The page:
Bunny Drop, Vol. 4

By Yumi Unita. Released in Japan as “Usagi Drop” by Shodensha, serialization ongoing in the magazine Feel Young. Released in North America by Yen Press.

Another volume of Bunny Drop, and another volume where we see Daikichi struggle with the joys and stresses of being a single dad. What’s more, life doesn’t stop just because you’re having difficulty keeping up. Will he be able to cope on his own?

I thought the start of the book was easily the strongest, with two chapters dealing with Daikichi’s cousin Haruko leaving her home for a bit and taking her daughter over to live with him and Rin. Daikichi is not generally a talkative and inquisitive person, so while we see him thinking about the awkwardness this creates, or wondering about what Haruko is going through, there’s very little actually said. The author’s strengths are frequently in the unsaid and absent, and although Haruko does reunite with her husband here, we get the feeling that her struggles will continue.

Honestly, Daikichi seems to have it pretty easy by now, even if he may not be aware of it. Rin’s a good kid who generally does what she’s told (we once again see Kouki’s still unnamed mother stressing out about getting constant meetings with the teacher), and even a bad cold doesn’t really put her down that much. She does get a few faults, such as her lack of physical ability… but even that’s dealt with here with the jump rope training, and she manages to overcome it a bit in a nice, heartwarming moment.

I will admit that the heartwarming moments are nice, but I could do with some forward plot motion. Rin’s mother wasn’t in this volume at all, and I’ve come to suspect that any potential romance between Daikichi and Kouki’s mother will mostly be hypothetical. What this means is that we get a volume that is, after the first two chapters, more ‘adorable kid raised by goofy yet nice dad’ stories. It’s perfect for Feel Young, the josei magazine it runs in, and likely worked better in monthly installments, but I admit I am starting to get weary of it.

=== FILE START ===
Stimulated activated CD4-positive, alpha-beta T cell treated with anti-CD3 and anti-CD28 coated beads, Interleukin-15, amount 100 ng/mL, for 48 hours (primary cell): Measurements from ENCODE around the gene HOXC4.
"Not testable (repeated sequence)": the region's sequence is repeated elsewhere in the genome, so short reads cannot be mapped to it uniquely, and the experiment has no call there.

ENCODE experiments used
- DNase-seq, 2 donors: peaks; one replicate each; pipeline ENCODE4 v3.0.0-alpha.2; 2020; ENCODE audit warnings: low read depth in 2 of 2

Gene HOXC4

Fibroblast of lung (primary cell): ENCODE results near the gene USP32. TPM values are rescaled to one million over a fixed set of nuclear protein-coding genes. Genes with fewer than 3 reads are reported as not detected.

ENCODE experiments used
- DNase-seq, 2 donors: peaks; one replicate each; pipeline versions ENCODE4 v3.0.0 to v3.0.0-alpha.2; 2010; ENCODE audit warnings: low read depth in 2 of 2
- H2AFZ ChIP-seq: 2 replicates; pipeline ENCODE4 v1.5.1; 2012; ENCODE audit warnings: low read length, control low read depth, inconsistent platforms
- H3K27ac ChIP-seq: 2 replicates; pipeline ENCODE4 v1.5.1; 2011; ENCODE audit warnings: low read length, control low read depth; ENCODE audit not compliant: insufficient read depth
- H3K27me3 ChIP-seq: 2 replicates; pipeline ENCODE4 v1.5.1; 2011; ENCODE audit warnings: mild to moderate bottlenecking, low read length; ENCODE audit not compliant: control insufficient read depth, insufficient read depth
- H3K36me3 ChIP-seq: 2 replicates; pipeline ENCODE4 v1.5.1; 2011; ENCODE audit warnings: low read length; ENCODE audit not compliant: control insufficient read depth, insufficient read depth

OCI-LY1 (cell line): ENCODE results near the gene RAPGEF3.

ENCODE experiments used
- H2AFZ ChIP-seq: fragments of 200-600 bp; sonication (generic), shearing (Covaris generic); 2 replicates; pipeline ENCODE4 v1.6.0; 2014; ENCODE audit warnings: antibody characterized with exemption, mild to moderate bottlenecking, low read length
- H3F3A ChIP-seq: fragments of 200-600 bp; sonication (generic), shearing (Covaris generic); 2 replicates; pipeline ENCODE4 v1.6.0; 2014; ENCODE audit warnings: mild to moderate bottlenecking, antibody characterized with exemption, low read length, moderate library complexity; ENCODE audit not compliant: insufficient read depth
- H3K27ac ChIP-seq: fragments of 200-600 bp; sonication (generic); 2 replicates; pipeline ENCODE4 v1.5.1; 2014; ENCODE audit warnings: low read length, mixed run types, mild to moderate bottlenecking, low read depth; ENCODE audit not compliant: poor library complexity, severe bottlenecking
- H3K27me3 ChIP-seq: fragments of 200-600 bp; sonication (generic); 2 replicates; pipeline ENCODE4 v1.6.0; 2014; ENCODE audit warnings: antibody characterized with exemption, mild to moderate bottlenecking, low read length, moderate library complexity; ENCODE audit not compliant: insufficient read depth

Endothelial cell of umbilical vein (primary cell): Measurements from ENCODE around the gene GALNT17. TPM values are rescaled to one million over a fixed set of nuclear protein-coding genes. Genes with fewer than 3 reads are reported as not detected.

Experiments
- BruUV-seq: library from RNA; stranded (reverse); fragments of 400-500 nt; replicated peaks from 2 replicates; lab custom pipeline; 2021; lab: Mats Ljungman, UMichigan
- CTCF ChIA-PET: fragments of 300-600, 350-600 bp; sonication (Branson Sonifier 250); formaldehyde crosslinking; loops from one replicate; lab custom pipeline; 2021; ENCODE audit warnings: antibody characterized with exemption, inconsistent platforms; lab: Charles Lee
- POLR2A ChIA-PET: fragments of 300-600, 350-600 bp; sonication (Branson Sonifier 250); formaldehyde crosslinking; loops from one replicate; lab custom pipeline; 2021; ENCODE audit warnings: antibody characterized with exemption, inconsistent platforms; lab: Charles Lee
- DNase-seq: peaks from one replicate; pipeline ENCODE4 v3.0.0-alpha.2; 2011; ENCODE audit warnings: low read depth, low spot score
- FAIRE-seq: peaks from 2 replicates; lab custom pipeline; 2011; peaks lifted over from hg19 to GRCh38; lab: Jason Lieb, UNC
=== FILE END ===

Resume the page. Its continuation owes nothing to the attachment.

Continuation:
That said, once again I get the feeling that I am not the audience for this series, and that forward movement of the plot is not the point. ‘The day passes, something else happens’ is a very common genre in Japan, especially in manga with children, and even though Daikichi is our viewpoint character here, that’s exactly what we get. We sympathize with him, grow frustrated sometimes, but mostly we’re watching Rin grow up alongside him. And while Rin may not have quite enough faults, she’s certainly cute as a button. Let’s see if Volume 5 can bring something new to the table, though.

(No spoilers in the comments, by the way. They will be deleted.)

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  1. I think I am the target audience with this manga, but I still felt a little bored with this volume. At this point they really are integrated as a family, so the real drama has to come from somewhere else. Like Rin’s mom. The day-to-day stuff is cute and fun… but Yotsuba&! already fills that quota for me.

  2. I really like slice-of-life stories, so this just works for me ^^. Having read to the end (no spoilers, don’t worry), I look forward to seeing what you make of the following volumes, as well as what VIZ will do with them.

  3. I’m another one who really likes the day to day stuff. I was hoping they wouldn’t move too quickly on the Rin’s mom plot. The one thing that really really bothered me about this volume was the loooong drawn ouut dialogue. Aaaaarg. By the end of the volume I was sooo annoyed I was glaaad it was over. I even checked to see if there was a new translator, but it was the credits match the first volume. It just felt dumbed down to me (I also kind of feel that way about their Yotsuba translation) and I don’t remember the first three being that way.


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